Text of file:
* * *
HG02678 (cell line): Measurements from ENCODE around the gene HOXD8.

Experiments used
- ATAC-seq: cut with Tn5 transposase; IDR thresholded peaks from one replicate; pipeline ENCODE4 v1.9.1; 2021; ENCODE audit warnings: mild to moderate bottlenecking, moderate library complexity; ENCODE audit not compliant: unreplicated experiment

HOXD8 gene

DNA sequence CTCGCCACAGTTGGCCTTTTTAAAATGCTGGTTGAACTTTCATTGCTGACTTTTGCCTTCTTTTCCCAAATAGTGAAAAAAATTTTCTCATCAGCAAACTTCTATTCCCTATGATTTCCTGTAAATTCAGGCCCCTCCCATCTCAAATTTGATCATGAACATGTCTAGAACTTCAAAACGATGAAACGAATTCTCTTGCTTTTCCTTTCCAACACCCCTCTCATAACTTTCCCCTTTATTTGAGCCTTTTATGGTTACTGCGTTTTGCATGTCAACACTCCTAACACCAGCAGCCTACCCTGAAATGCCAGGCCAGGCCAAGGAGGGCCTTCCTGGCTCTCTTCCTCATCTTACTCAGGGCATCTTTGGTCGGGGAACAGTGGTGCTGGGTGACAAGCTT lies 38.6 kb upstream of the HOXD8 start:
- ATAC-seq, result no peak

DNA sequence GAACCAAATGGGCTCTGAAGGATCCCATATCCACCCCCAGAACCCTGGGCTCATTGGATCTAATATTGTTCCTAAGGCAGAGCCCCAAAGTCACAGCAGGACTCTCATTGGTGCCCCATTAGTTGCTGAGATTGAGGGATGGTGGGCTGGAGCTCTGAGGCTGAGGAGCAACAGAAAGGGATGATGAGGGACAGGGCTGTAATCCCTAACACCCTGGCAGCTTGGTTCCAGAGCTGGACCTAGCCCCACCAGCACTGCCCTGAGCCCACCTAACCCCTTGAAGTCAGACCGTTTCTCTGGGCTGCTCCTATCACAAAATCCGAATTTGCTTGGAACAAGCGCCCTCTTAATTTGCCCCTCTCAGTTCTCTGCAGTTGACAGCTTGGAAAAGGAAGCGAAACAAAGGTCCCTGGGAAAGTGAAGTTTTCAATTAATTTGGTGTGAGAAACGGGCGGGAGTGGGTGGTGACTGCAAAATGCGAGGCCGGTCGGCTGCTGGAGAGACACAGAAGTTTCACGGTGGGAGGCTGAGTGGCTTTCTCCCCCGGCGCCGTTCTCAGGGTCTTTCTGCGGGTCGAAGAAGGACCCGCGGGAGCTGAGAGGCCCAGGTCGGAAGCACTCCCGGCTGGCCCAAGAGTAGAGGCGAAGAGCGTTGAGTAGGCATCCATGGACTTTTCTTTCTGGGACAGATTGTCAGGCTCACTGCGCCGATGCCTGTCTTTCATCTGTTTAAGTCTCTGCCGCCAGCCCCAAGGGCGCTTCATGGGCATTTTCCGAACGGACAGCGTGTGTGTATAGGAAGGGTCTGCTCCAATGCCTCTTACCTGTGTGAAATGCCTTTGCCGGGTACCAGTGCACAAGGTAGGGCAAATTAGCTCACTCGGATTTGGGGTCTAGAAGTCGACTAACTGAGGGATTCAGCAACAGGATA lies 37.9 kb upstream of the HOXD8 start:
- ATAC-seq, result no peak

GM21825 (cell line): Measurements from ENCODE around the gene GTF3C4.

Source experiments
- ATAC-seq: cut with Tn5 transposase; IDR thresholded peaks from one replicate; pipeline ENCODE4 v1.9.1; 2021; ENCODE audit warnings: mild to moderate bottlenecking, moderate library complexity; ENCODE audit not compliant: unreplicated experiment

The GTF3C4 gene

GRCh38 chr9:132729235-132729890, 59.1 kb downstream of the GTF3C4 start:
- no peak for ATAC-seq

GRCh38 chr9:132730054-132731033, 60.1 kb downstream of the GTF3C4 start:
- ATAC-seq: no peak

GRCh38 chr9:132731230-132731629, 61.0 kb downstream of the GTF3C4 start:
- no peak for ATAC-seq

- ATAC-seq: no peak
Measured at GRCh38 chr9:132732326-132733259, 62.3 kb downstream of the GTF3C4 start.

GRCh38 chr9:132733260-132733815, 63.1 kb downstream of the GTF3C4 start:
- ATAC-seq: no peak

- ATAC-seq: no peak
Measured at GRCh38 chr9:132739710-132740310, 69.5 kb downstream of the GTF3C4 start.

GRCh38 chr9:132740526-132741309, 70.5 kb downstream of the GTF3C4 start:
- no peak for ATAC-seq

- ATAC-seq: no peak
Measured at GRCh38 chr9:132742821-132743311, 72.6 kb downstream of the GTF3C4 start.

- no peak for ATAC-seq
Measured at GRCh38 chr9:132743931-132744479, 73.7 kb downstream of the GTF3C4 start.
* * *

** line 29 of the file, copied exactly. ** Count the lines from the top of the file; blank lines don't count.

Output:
- no peak for ATAC-seq